Not long ago, an offbeat-science webcomic called “What If?” dealt with the question “What would happen if one tried to funnel Niagara Falls through a straw?”
The answer, naturally, was nothing good. Even if such were physically possible, the author noted – which, naturally, it isn’t – the resulting high-pressure stream would have the power of a small star. “(I)ts heat and light would quickly raise the temperature of the planet, boil away the oceans, and render the whole place uninhabitable,” author Randall Munroe wrote.
In other words, too big a flow plus too small a container equals a big mess. Which is something that any Colorado county clerk’s office should be able to attest to after Super Tuesday.
You’ve seen the news stories. If you went to the caucuses – particularly, in this state, the Democratic ones – you may have experienced it yourself. A voting system built for small, orderly numbers of people was pushed way past its carrying capacity. Some voters got to stand in long lines. Some wound up meeting outdoors due to fire codes. Some waited more than an hour to begin the two-hour long sessions and still wound up turning people away.
The participation, admittedly, was exciting. But for many, it was also infuriating. More than one voter told local media that they couldn’t even find a place to get out of their car and vote – and even on the Democratic side, the eye of the hurricane here, the number of actual participants still added up to about 14 percent of active voters, according to one report.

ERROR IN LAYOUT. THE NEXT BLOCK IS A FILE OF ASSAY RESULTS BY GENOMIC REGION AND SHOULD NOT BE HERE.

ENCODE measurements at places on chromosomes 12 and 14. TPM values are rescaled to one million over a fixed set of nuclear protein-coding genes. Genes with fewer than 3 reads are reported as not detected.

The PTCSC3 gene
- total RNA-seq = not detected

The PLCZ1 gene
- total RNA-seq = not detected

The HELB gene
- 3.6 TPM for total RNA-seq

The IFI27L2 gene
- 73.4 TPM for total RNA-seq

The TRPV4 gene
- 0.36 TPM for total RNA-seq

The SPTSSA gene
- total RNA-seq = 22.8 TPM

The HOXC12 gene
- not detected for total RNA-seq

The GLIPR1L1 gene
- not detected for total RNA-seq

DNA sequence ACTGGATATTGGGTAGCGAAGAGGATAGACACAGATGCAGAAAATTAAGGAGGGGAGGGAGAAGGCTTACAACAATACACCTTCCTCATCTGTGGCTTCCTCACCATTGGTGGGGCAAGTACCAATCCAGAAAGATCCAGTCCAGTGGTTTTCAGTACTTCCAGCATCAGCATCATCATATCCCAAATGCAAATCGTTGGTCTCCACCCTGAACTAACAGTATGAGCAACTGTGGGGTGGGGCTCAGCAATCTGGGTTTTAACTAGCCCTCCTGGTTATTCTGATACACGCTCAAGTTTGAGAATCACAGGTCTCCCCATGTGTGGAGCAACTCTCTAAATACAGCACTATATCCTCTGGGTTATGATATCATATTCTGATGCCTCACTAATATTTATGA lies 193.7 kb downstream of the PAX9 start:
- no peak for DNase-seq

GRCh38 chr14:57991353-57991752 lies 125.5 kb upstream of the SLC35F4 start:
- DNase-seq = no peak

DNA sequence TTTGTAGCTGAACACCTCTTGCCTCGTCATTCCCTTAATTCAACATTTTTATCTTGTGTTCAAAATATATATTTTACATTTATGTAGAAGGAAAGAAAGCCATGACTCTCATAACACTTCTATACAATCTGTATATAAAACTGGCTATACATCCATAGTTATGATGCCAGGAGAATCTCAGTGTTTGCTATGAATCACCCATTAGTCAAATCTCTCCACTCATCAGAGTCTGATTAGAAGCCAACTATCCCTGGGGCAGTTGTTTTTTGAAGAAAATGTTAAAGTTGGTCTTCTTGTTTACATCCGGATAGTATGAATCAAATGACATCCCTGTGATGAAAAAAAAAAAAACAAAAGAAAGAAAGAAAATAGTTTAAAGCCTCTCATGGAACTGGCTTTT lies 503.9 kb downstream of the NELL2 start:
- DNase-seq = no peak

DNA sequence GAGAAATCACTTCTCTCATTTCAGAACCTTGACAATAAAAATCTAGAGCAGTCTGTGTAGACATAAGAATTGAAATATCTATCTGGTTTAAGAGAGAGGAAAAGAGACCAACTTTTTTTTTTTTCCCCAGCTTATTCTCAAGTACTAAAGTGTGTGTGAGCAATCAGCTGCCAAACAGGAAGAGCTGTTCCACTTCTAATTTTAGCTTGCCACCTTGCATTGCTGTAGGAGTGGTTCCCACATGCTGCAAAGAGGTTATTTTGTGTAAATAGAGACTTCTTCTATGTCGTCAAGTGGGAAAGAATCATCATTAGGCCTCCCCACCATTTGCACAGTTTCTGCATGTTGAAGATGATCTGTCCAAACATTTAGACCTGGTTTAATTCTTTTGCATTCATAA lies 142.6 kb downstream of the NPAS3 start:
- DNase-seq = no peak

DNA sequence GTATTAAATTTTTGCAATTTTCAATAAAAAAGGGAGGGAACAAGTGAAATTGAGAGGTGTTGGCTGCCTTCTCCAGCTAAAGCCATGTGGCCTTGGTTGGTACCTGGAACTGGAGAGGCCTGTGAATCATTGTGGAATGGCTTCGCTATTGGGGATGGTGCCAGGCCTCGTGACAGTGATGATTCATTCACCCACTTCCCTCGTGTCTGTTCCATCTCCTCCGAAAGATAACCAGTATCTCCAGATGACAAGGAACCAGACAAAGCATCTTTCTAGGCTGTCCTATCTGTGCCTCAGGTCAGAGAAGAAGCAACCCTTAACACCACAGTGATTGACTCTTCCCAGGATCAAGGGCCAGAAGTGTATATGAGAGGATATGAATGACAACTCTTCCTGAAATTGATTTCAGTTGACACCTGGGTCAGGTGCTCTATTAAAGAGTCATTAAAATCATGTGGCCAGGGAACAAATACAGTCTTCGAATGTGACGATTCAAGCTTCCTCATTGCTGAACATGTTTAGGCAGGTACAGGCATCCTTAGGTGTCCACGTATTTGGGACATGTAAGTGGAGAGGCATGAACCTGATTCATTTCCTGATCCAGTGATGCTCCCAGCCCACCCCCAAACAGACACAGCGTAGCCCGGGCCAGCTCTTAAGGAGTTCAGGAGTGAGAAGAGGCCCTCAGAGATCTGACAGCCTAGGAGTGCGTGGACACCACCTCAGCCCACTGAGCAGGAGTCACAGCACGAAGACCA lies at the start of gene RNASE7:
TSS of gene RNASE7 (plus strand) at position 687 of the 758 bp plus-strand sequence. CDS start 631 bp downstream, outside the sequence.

Is it just me, or is something off about that?
Yes, caucuses have a quaint, traditional feeling to them. Yes, among those who participate, they do allow for a very personal sense of community engagement and discussion. Yes, they’re typically less expensive than a primary election.
But if what you want is for people to be heard – a lot of people, as many people as possible – then caucuses just flat out don’t work.
They don’t work for the chronically ill or disabled who might be able to spend a few minutes at a voting booth or on a mail-in ballot, but not two hours at an evening meeting. (Count my wife Heather among those, by the way.)
They don’t work for late-shift workers who can’t take two hours or more away from their job to caucus and debate.
They don’t work for single parents who can’t find a babysitter. For families without a car who don’t have evening bus service. For a number of people in a number of situations, particularly in groups that could be called “the least of these.”
And when the numbers get too high, they simply don’t work, period.
Simply put, as a means of encouraging democracy, a caucus system is better at leaving people out than inviting them in.
Colorado used to have a primary election. Isn’t it time to revive it?
Sure, it costs more. Sure, you maybe lose that sense of neighborhood debate. But gaining increased access to the ballot box is worth it all. Lines may still be long, but they’re no longer insurmountable. No one has to be left out because of limited circumstances, either their own or the polling place’s.
A caucus may have sounded like a good idea to some in 2003. But I don’t think there can be any doubt about its fitness now. It’s like running a Stanley Steamer in the Indy 500 – simply the wrong vehicle for the job.
Just as at Niagra Falls, we’ve simply come to the last straw.